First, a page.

The pandemic is exacerbating existing food insecurity. Latin America has seen an almost three-fold rise in the number of people requiring food assistance. According a UN World Food Program report - around 1.9 million Peruvians suffered from moderate food insecurity prior to the crisis. No estimates were available for severe food insecurity – it is clear the pandemic is having devastating impact on people living in the experience of extreme poverty and estimates now show that 12.62 million people are moderately food insecure and an additional 3.56 million are severely food insecure - bringing the total number of estimated food insecure people in Perú to over 16 million – nearly 50% of the total population.
If food insecurity is not enough experts estimate the global fatality from COVID-19 will reach between 40 and 60 million people. This will inevitably leave many children without a parent or caregiver. Child welfare experts fear the number of abandoned children in response to the pandemic will overwhelm care settings and lead to even more uncertain futures.
This is a crisis situation, and it is - by every measure - devastating. It is a time for action.
So where do we start? We working in the nexus of short-term response and the long-term solutions. We've increased our efforts to bring direct food, health and social services relief to underserved communities. We're providing more direct assistance to the families our Ines Project. We're working with a number of partners on the ground to be a safety net for marginalized populations. And, we continuing to build the structures that will help to fortify health services delivery for underserved populations well into the future.
One way we are planning for longterm, sustainable impact is with our Girasoles Center of Excellence Program. Let me tell you the story of a boy who came to live in one of our Casa Girasoles homes during the pandemic. By all accounts, Alex (not his real name) had a hard life even before the pandemic. Food insecurity and economic poverty plagued the family. Adding the pandemic to baseline economic fragility and under-diagnosed and untreated mental health conditions in his mother – and his family situation went from bad to worse very quickly. When he came to live with us - the first photograph I received was of a shy boy uncertain where to stand or look to have his picture taken. What I later found out was this small boy had come to our home under terrible conditions of abuse. The coronavirus crisis had stretched what meager coping skills the mother could recruit in her life – and she broke. She beat, burned and tormented Alex.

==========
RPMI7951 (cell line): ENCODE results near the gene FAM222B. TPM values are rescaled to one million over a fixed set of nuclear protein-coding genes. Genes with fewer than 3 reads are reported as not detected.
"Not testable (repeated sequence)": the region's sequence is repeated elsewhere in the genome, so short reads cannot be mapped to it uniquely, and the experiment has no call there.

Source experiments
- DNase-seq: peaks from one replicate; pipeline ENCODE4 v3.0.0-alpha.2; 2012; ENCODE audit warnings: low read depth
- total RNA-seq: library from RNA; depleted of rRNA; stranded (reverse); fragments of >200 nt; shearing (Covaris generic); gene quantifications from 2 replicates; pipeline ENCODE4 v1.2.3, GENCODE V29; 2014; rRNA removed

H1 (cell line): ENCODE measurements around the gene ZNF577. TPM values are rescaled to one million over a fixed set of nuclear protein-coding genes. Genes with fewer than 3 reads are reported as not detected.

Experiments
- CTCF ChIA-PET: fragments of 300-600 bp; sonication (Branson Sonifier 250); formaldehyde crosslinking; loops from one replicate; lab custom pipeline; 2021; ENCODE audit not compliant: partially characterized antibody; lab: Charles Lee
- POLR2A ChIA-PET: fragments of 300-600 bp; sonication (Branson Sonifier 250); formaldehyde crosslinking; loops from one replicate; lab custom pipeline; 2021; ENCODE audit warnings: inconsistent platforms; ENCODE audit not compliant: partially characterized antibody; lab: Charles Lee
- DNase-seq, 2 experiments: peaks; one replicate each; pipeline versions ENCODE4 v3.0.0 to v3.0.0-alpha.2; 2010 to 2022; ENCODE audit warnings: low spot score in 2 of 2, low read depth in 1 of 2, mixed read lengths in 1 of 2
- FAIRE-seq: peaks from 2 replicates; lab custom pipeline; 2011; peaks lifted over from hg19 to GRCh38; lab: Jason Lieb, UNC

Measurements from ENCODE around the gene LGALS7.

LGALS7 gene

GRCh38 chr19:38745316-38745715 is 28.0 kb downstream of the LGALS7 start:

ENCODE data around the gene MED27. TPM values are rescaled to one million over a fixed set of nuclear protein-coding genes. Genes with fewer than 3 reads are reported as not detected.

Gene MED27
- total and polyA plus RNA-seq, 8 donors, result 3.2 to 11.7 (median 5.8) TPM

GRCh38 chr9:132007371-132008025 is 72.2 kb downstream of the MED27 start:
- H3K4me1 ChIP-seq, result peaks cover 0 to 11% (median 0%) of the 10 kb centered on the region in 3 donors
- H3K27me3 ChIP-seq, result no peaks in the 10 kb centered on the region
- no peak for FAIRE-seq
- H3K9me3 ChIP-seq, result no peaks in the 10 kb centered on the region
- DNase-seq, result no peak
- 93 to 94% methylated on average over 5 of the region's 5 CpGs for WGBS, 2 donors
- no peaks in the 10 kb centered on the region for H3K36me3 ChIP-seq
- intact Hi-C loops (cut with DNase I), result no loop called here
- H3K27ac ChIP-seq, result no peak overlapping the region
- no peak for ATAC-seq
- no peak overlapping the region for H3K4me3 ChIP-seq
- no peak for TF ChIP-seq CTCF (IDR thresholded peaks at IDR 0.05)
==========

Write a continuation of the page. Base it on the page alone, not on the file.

Look Alex's coming to us – it is the start. It is the start to develop a pathway to the life he deserves. It is the start of ensuring he has the support he needs to build the resiliency and attachment that will guide him forward in his life. But you see, our work – it can’t stop with Alex – we have a responsibility to reach further . . . to build bridges of support to help his mother – his family – gain access to the knowledge and skills they need to foster better relationships and create deeper attachments. We have a responsibility to help families living in the experience of deep poverty find the wholeness they deserve.
The coronavirus pandemic has exposed all the terrible inequality and inequity in the world. People who, before the pandemic were suffering to gain access to the services and supports, they needed are now desperate and in deep trouble. Poverty should never separate a child from their parent – and yet, the profound economic impacts of the global pandemic are separating thousands – hundreds of thousands of children – from their families.
We can help. We can make a difference. We can change the life of Alex. We can help his mother find the services and the supports she needs to rebuild her life and the lives of her children. This is the work we are doing in developing a model program that works to provide evidence-based services and supports for children living in orphanages and residential care facilities - and builds bridges to prevent family breakdowns by helping build the core skills to foster healthy attachment in all homes.
Our Center of Excellence program is a bold undertaking. It's a multiyear commitment that brings together a number of child welfare specialists, researchers, and care givers. It is an undertaking we are 100% committed to developing and facilitating – and, it takes a lot of resources. It takes people. It takes time. That is why we are launching - starting next week - a 6-week campaign to raise $100,000. We know, with resources and support – we can and WILL change the lives of thousands of children like Alex.